Case Study – Facilitating Sustainability for FIM

Climate Conversations – Facts, Connection, Hope, Action

Participants explored the power of human connection, gained insights, and developed tangible steps to address climate change, co-created to match their specific context.


The Green Committee is an employee-led group within Finance in Motion, an impact investing bank based in Germany. There was a stated need to address the pressing issue of climate change and inspire action within the organization.

The workshop was designed to shift the mindset of doom-and-gloom to one of possibility. It was built to engage participants in an interactive and reflective experience where they explore personal motivations, connect with others, and gain a broader perspective on climate action.

The workshop aimed to equip participants with the knowledge, motivation, and practical steps needed to contribute to creating a more sustainable world.


The workshop was centered around this question: “As someone who works in finance, how can I contribute personally and professionally to creating a more environmentally sustainable world?”


The three main challenges were complex and heavy on the soft skills:

  1. Systems thinking: Climate change is a complex issue that requires a systems thinking approach in order for it to outlast individual contributors. The workshop encouraged participants to think beyond isolated actions and consider the interconnectedness of various factors, such as the impact on future generations, the role of countries and borders, and the well-being of all inhabitants of Earth.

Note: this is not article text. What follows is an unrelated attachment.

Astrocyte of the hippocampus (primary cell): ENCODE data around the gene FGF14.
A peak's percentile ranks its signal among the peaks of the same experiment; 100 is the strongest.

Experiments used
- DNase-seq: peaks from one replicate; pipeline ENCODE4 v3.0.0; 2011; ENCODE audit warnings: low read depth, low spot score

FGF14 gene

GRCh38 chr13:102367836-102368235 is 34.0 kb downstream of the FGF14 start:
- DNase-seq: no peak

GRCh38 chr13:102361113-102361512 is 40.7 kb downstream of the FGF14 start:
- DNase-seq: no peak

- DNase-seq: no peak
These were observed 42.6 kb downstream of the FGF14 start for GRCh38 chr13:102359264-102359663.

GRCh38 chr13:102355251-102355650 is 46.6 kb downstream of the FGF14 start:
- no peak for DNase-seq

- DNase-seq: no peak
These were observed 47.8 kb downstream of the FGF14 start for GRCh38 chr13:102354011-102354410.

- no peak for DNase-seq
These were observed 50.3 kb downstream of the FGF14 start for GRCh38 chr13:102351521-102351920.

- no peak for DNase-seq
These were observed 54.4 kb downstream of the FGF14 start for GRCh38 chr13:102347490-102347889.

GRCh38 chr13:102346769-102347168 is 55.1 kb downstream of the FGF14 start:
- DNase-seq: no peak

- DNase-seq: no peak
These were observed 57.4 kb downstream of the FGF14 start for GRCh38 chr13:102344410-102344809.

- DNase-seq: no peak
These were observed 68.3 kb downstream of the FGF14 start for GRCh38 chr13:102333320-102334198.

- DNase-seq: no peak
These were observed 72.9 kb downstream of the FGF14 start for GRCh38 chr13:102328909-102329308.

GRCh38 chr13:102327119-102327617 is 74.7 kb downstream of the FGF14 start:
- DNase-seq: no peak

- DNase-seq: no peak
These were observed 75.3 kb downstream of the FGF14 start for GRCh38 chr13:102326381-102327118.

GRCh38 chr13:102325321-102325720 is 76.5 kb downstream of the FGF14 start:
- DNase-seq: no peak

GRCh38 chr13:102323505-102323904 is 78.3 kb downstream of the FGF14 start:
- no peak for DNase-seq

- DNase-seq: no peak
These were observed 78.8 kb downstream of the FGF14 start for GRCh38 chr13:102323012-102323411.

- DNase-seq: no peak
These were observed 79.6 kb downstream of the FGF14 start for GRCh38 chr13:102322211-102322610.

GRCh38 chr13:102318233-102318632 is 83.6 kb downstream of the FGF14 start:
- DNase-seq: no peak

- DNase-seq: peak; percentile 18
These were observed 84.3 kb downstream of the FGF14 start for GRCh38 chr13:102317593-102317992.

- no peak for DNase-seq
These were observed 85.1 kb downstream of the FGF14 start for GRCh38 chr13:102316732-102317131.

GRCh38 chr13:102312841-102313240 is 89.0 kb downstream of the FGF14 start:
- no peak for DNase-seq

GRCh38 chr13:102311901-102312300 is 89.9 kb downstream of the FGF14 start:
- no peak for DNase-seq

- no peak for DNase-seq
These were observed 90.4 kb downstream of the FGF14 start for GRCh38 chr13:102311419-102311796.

2. Overcoming barriers: The workshop addressed barriers such as the fear of not being qualified or the hesitation to take action due to the perceived magnitude of the problem. Participants were encouraged to overcome these barriers by emphasizing that everyone is qualified to act on climate change and that even small actions can make a significant difference. Many individuals may feel overwhelmed or unsure about how they can contribute to addressing climate change. The workshop sought to empower participants and motivate them to take meaningful action by exploring personal motivations and areas where they can make a difference.

  3. Collaboration and support: Climate change requires collective effort, and the workshop fostered a sense of collaboration and support among participants. Through impromptu connections, conversation cafes, and consultation sessions, participants engaged in dialogue, shared ideas, and received support from others, creating a supportive and collaborative environment.
Finance in Motion Workshop Flow


During the workshop, a series of actions were taken to engage participants and inspire meaningful contributions to addressing climate change challenges. The workshop flow consisted of the following sections:

  • Opening: The session began by allowing participants 5 minutes to arrive and ground themselves in the present moment. The importance of presence was emphasized, along with establishing an agreement based on curiosity, open-mindedness, equal air time for listening and speaking, and being comfortable with not knowing. At the beginning all participants were asked to identify their current emotional state. Participants described feeling tired, stressed, and exhausted.

  • Facts: During this segment, participants were introduced to the EarthWork Collective (EWC), a renowned group of experts in transformative change. The collaborative process of creating a book, which included the “page 19 experience,” was highlighted. The page 19 experience symbolized the co-creation and inclusive leadership approach taken by EWC, where multiple authors contributed to the book. Participants discussed the courage it takes to take action and the empowering nature of collective authorship. Various aspects of the page 19 experience, such as working across time zones and embracing feedback, were explored. The importance of empowerment and the notion that everyone is qualified to act on climate change were also emphasized.